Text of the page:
From Eq. 1, the Sagnac phase is maximized when the interferometer is oriented in a way that Earth’s rotation vector perpendicularly intersects the plane of the interferometer area. This orientation is determined from a calibration procedure with classical light in the interferometer (see details in Materials and Methods). Figure 2 shows the data for the Sagnac phase shifts induced by Earth’s rotation at Θ = 2.5°. The data points are acquired for one- and two-photon N00N states propagating through the interferometer. For the two-photon entangled states, 11 different data points were taken while continuously switching between the two operating modes: with and without Earth’s rotation signal (switch on and off, respectively). When alternating operation between the two modes at a frequency of 0.1 Hz, Earth’s rotation signal is resolved by comparing the interference fringes of the two modes. To further confirm that the phase shift is solely due to Earth’s rotation, additional data are acquired at various frame angles, thereby enabling curve fitting and precise phase difference extraction, as depicted in Fig. 3.

Fig. 2. Quantum interference measurement revealing the Sagnac phase shift induced by Earth’s rotation.

(

**Middle**) Normalized quantum interference fringes of single-photon and two-photon entangled state measurements. The red and orange (blue and green) marks show the normalized two-photon (one-photon) coincidence counts with the Earth rotation signal switched on and off, respectively. The corresponding curves are least-squares fits to the data using a model of the experiment (see the Supplementary Materials). The doubled fringe frequency of the two-photon curves reveals the super-resolution due to quantum entanglement. (

**Left**and

**right**) Sagnac phase shifts induced by Earth’s rotation at Θ = 2.5°, zooming in around ϕ = π, π/2, and 0 for single-photon measurement (left) and around ϕ = π, 3π/4, and π/2 for two-photon measurement (right). The widths of the vertical lines indicate the size of uncertainties due to uncorrelated photon counting noise. Because the same phase bias ϕ0 has been applied to both one-photon and two-photon measurements, the doubled Sagnac phase shift does not manifest in the plots. 1, one-photon state; 2, two-photon N00N state; M, maximum; m, minimum; q, quadrature.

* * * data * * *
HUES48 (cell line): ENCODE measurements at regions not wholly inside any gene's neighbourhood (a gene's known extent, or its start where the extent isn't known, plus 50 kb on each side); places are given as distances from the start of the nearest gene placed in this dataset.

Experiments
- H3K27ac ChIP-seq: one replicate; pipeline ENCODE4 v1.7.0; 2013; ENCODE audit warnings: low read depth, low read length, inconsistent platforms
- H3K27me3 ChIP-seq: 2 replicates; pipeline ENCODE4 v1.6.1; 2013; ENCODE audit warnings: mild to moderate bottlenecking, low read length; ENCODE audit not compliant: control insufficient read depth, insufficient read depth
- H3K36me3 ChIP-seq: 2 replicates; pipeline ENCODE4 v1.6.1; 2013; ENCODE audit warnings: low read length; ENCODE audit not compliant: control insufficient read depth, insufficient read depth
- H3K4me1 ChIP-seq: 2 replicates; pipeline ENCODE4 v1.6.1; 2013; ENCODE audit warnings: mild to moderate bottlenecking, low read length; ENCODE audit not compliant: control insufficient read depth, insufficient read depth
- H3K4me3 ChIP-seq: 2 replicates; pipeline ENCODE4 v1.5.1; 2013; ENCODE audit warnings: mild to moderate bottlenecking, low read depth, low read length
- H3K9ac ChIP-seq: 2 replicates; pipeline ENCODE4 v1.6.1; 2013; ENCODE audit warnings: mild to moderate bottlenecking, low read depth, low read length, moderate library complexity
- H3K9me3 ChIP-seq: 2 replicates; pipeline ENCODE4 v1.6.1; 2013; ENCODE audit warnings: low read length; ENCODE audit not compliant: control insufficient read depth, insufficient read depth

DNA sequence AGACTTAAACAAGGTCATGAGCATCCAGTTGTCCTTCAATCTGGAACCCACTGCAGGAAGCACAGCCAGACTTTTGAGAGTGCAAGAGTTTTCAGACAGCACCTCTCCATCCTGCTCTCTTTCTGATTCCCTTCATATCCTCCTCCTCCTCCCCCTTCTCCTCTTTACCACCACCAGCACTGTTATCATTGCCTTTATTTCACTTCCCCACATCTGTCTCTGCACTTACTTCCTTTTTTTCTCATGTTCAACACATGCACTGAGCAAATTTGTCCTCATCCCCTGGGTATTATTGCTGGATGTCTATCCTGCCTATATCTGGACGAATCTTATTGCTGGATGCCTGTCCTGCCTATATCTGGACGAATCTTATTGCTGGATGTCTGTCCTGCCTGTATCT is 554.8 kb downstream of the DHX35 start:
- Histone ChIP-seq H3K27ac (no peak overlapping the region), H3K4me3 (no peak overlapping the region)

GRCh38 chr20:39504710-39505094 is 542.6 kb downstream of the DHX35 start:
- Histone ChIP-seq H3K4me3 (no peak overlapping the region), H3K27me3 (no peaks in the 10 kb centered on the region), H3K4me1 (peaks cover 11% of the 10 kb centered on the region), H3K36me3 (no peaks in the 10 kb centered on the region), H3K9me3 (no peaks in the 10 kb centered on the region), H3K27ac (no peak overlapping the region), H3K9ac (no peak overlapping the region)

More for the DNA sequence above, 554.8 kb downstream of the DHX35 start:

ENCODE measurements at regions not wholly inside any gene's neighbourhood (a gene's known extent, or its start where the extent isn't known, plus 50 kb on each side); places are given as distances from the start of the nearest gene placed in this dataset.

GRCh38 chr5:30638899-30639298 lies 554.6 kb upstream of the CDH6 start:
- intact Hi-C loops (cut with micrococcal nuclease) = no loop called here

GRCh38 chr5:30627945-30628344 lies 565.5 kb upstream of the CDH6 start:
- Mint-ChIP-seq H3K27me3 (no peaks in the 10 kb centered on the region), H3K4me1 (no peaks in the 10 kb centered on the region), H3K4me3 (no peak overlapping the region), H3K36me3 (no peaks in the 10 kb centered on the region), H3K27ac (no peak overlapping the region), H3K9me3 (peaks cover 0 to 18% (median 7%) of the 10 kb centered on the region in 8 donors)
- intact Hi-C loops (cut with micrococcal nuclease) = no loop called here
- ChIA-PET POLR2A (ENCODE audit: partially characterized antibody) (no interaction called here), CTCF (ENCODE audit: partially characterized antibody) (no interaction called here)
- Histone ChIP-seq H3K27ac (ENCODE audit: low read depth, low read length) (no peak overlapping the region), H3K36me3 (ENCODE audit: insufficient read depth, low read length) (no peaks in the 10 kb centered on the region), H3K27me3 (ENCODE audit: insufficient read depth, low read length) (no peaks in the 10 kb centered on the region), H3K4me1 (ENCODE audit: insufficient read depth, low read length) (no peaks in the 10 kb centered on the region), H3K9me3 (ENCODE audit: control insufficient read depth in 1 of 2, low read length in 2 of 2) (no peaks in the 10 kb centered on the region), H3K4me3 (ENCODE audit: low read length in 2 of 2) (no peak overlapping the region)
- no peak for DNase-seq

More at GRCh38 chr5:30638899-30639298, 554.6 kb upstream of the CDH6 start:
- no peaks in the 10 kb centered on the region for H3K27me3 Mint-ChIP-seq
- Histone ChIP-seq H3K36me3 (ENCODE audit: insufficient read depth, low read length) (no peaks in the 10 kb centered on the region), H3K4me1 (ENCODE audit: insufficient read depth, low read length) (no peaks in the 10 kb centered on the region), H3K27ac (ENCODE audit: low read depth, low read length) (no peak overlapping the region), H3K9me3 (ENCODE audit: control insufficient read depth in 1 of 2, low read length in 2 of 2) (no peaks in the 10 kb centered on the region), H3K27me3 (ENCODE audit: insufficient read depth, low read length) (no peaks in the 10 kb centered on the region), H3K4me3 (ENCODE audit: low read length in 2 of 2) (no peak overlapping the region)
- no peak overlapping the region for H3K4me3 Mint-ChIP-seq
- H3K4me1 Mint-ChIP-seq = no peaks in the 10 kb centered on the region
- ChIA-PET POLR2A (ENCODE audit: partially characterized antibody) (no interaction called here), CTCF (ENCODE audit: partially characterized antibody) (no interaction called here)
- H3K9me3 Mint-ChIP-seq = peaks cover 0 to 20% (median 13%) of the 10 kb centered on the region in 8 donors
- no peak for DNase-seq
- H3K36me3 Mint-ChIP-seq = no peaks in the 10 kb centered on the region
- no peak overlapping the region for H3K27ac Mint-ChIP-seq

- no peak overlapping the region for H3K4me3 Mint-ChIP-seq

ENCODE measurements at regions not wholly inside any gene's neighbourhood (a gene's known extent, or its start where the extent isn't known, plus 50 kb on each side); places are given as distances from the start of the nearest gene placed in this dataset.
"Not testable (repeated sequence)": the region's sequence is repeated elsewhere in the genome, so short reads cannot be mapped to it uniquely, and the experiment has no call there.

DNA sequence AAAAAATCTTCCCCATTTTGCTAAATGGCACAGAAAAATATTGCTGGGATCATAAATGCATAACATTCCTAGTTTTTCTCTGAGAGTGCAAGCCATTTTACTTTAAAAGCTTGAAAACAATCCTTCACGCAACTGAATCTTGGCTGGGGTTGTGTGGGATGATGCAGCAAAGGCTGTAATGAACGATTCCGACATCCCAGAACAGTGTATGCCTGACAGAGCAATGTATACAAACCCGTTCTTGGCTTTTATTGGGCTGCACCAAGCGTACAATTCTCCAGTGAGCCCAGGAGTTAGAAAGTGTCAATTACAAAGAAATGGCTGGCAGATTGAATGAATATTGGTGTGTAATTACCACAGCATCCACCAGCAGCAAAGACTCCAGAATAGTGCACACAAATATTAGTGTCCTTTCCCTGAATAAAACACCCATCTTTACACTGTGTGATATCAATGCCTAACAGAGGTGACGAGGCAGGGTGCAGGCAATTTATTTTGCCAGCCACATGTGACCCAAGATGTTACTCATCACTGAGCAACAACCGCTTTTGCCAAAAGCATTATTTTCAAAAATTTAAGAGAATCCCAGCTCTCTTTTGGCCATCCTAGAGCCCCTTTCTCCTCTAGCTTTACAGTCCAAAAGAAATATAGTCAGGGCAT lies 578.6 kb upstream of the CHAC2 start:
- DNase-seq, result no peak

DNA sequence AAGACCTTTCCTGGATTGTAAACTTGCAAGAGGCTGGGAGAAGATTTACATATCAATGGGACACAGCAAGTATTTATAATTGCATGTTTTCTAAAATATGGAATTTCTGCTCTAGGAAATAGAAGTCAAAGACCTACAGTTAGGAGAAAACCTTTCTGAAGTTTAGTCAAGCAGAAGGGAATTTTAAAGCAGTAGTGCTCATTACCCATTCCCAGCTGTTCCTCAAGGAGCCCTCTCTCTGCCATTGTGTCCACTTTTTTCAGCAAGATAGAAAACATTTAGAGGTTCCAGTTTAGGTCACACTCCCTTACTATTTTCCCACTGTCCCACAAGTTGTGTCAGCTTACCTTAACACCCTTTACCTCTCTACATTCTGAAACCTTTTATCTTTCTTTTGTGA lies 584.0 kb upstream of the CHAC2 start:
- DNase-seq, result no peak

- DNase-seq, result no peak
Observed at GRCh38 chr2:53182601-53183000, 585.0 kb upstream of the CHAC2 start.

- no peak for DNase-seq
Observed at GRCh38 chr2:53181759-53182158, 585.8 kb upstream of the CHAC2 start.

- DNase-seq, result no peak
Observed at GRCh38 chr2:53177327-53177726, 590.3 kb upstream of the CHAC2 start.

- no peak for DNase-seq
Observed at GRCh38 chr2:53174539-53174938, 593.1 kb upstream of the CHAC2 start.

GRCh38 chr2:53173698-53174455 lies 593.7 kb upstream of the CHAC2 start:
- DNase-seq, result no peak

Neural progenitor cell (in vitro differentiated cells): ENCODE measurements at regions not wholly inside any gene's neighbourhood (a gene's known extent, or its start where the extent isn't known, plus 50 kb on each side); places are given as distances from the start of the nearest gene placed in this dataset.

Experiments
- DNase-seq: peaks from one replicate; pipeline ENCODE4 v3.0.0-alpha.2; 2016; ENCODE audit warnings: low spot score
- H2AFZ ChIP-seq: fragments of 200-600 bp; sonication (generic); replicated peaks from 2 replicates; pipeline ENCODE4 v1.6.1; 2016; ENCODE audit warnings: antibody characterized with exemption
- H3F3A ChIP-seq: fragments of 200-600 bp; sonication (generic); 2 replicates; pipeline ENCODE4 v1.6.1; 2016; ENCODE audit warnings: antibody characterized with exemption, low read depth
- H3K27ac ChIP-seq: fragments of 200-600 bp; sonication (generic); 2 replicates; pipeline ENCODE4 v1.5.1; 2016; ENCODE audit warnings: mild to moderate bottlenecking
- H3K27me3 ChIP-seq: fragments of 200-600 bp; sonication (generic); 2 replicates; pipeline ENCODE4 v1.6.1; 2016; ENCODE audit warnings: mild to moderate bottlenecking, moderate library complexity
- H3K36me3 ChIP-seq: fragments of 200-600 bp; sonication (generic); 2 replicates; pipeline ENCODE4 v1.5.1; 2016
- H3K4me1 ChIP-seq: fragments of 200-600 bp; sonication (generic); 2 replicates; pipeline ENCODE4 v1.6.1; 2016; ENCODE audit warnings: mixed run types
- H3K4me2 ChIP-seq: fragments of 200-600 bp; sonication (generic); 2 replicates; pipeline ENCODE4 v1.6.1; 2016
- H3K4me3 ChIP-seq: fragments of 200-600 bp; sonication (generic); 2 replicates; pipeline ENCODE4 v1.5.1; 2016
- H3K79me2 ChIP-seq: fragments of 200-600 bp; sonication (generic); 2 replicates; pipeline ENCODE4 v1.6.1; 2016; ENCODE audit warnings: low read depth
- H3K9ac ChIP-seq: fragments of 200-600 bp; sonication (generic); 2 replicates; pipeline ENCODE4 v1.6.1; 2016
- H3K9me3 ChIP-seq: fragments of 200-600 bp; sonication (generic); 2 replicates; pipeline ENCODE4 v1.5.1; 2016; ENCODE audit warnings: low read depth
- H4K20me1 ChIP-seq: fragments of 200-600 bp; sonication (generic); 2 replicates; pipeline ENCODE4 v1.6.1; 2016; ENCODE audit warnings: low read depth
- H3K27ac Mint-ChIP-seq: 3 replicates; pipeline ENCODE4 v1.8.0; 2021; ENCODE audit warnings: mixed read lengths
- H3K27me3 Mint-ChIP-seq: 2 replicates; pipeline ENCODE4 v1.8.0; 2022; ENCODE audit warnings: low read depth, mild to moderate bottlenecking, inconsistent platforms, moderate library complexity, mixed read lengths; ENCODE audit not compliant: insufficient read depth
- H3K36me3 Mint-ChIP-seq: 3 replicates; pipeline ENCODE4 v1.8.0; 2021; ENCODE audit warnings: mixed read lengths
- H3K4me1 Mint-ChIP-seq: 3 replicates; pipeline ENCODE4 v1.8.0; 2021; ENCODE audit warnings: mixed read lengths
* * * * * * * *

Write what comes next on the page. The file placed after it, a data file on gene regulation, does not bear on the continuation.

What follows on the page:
Fig. 3. Sagnac phase shifts induced by Earth’s rotation measured at six interferometer frame angles.

Θ’s range from −67.5° to +25°, evenly spaced by 22.5°. (

**Top**) Each data point is obtained with the same measurement sequence and extraction method as Fig. 2. At each angle Θ, the Sagnac phase shift measured using two-photon entangled N00N states (red triangle marks) is found to be doubled compared with single-photon states (blue circle marks). The blue and red curves are the least-squares fits to Eq. 1 of the one-photon and two-photon N00N state measurements, respectively. (

**Bottom**) Representation of different angles between the area vector of the interferometer (blue dashed line) and Earth’s rotation angular velocity vector (red arrow). The Sagnac phase shift induced by Earth’s rotation can be increased and decreased as the frame rotation angle is varied.

**Earth’s rotation-induced phase extraction**

Figure 2 shows quantum interference fringes of the Sagnac interferometer at Θ = 2.5°. In the central figure, the red and orange marks represent normalized two-photon coincidence counts between the

*H*and

*V*photons measured with the optical switch on and off, respectively. These data were generated from 11 sets of 30-min contiguous integration periods. Each dataset was taken with a specific value of ϕ0, ranging from −π/8 to 2π + π/8 to cover a full interference fringe. The blue and green marks are heralded single-photon measurements, with 11 (7 shown) 15-min contiguous integration periods, ranging from −π/4 to 2π + π/4, serving as the reference measurement. The uncertainties for each data point are represented by ±1 SDs, which were calculated from Monte Carlo simulations using 105 samples of Poisson-distributed photon coincidence counts (see details in Materials and Methods for a comprehensive error analysis).

For the two-photon measurements, the 11 data points obtained in each switch mode are fit to an interference fringe model. Earth’s rotation signal is extracted by calculating the phase shift between the two curves (red and orange). On the basis of Eq. 4, the data are fit with

ϕϕ𝑁switch off(ϕ)=𝑁01+𝒱cos (2ϕ)

(5)

ϕϕϕ𝑁switch on(ϕ)=𝑁0[1+𝒱cos(2ϕ+ϕ𝑠(2))]

(6)

where

*N*0 is the amplitude of the photon interference, 𝒱 is the interference visibility, and ϕϕ𝑠(2) is Earth’s rotation-induced phase shift to be measured. The extracted phase difference between two interference fringes is ϕϕ𝑠(2)=5.5(5) mrad . A similar fitting and phase extraction procedure is used for single-photon reference measurements (blue and green), resulting in ϕ